Symbols—the ones that we wear, or put on our bumpers, or hang in our windows, or sear onto our flesh—are slippery things. My mistaken assumption that the nail necklace originated with the movie The Passion of the Christ got me thinking about such symbols, but before I get to that let’s start with the American flag.
The flag still serves as a unified symbol when it adorns public institutions, but as a personal expression of patriotism, it has long been fractured. In the Vietnam era, displaying the flag was associated not simply with support or enthusiasm for one’s country, but with support for the current government and especially its policy on the war. War protesters and draft dodgers didn’t fly flags—sometimes they burned them, a clear indication that they associated the symbol not with America-in-general but with an establishment they felt estranged from. (Of course some protesters no doubt did wave flags, but not with a subtext of ‘Well, duh, why wouldn’t I be flying a flag?’ but rather ‘Hey! This is my symbol too!’) UPDATE: See Patrick’s comment in the comments on this point. (I’m very curious about the pre-Vietnam history of the flag-as-symbol—anybody know anything about it?) Resentment and anger are bound to erupt whenever different groups look at the same symbol and see different things.
For a brief moment immediately after 9/11, the American flag moved toward achieving a unified meaning. When tears streamed down my cheeks watching a huge flag unfurl down the side of the Pentagon, it wasn’t because I had had a sudden change of heart about the current Administration; it was because what that flag meant at that moment had nothing to do with government, even for a habitual non-flag-waver like me. A couple weeks later, I was annoyed to hear someone complaining about how everyone had started displaying flags. “Don’t you get it?” I wanted to say to him, “It doesn’t mean what it used to.” Sadly, the meaning has drifted again, and now the flag does mean pretty much what it used to, thanks in large part to the polarization of public opinion over the Iraq war. Much as we talk about the flag as an abstract symbol of liberty and patriotism, there seems to be a strong force pulling it toward association with our government and its policies at any given moment in time.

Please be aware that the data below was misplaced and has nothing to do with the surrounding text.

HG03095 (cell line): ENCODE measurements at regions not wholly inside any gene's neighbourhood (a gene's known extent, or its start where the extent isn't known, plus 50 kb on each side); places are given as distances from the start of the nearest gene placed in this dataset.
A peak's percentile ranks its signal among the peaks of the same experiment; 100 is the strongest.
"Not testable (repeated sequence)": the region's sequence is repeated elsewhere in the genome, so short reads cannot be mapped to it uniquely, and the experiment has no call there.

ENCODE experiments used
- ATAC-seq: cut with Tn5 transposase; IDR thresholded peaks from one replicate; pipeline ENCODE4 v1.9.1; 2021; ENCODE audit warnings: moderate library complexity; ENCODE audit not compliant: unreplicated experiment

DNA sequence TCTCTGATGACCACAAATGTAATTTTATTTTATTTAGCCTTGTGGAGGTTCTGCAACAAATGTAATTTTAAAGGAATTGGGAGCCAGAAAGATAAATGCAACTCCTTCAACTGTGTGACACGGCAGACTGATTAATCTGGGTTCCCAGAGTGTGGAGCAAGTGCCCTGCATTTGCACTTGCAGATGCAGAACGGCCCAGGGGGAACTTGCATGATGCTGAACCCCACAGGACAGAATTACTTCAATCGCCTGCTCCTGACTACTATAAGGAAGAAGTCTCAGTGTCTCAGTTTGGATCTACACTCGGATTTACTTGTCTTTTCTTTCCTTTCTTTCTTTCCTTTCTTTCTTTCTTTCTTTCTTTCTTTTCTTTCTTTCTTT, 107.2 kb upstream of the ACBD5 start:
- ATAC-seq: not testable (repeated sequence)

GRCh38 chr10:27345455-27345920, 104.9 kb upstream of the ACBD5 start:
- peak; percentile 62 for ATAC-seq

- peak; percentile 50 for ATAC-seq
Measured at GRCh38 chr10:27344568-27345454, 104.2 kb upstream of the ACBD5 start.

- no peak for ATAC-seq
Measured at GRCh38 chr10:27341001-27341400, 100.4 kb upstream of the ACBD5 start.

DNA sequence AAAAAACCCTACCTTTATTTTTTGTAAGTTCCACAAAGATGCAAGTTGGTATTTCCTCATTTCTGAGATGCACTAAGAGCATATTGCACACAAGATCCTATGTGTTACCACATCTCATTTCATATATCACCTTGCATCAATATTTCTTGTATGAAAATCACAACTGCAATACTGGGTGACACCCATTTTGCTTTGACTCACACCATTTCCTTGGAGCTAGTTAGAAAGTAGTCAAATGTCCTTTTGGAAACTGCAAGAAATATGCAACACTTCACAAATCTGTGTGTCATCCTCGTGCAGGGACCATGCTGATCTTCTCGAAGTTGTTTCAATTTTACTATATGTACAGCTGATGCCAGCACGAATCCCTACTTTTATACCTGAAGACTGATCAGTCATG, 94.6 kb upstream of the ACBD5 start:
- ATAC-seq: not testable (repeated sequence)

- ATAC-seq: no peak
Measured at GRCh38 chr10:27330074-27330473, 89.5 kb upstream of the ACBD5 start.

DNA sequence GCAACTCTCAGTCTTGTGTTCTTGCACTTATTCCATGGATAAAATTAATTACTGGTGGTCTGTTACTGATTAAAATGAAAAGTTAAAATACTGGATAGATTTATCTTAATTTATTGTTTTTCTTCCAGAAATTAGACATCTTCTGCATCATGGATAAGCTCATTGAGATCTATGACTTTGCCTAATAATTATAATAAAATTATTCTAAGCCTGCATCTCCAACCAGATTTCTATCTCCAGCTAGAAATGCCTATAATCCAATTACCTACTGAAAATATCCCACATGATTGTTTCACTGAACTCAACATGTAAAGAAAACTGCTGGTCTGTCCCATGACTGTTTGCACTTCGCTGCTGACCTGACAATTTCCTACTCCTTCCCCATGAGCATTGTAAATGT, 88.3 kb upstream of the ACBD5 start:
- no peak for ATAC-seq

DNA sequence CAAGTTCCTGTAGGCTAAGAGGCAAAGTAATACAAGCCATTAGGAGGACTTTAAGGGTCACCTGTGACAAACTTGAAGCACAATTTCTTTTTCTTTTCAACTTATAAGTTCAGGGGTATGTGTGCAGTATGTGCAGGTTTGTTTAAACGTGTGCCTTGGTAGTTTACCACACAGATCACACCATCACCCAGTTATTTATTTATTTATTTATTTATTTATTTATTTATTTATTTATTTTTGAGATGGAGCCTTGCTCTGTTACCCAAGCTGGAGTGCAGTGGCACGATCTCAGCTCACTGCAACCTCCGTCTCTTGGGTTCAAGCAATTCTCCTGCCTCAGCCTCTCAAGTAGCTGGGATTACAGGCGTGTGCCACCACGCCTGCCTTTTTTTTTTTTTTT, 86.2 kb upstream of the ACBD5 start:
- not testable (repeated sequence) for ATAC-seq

The Christian cross is a far older, clearer symbol than the flag. Look at someone wearing a cross around her neck—now, or at any point in the past several centuries—and you don’t have to worry about semantic drift or speculate as to what exactly what they mean by wearing it. They mean to say that they’re a Christian. As statements go, though, that’s awfully broad. A cross conveys the basics of their religious outlook, but given the vast number of Christians in the world, and the dizzying diversity of their cultures, theologies, and political persuasions, it doesn’t really tell you their tribe.
And that’s what a lot of symbol-wearing comes down to: identifying your tribe. A cross does this to an extent, but a Celtic cross, an Ethiopian cross, a St. George icon, or a WWJD bracelet clarifies even more. When I go to Gencon I have to decide if I’m going to wear my Over the Edge t-shirt, my MECCG t-shirt, or just a regular old t-shirt (which at Gencon is itself a sort of tribal identification). Nose rings, Nascar jackets, and plenty of things between serve a similar purpose. Even the American flag, in the more narrow meaning I described above, identifies one’s tribe.
But I digress. Another thing about the cross is that the horrific event it literally represents is often forgotten precisely because the symbol is so old and well-established. That’s why Ana wore a nail necklace, as she described in the comments of my earlier entry:
I wore mine that Lent, I think it must have been either ‘95 or ‘96.
It is a more raw symbol than a cross, just because we have seen the Cross as symbol of Christ’s death for so long, that it stops being something shocking. Sometimes when we walk around as Christians for years we forget what it means.
This act of finding a new symbol in order to recover a sense of shock reminds me of Tolkien’s notion of “recovery,” which I’ve mentioned before, though never in its proper context, which is refering to fantasy stories. It works quite well as a general notion, though: very often in our lives, symbols, perspectives, even modes of behavior get calcified. We think of them as boring, even, when what really need it to reclaim a new view of them. Maybe what I’m really after here is Chesterton’s word “mooreeffoc,” which Tolkien cited in his discussion of recovery:
Mooreeffoc is a fantastic word, but it could be seen written up in every town in this land. It is Coffee-room, viewed from the inside through a glass door, as it was seen by Dickens on a dark London day; and it was used by Chesterton to denote the queerness of things that have become trite, when they are seen suddenly from a new angle.
We could all do with a bit more mooreeffoc in our lives. Re-energizing symbols is only one of its cool powers. Sadly, whatever’s going on with the movie tie-in nail necklaces is the very opposite of mooreeffoc. It’s taking a symbol that may have some fresh potency and making it bland through mass production and crass marketing. Or trying to—whether it succeeds or not is something we won’t know for a while. The happy ending will be if, upon seeing someone on the street with a nail necklace, one doesn’t immediately think “Ah, yes, it’s that thing from that Passion movie,” but rather, “Why the heck does that person have a nail around their neck?!”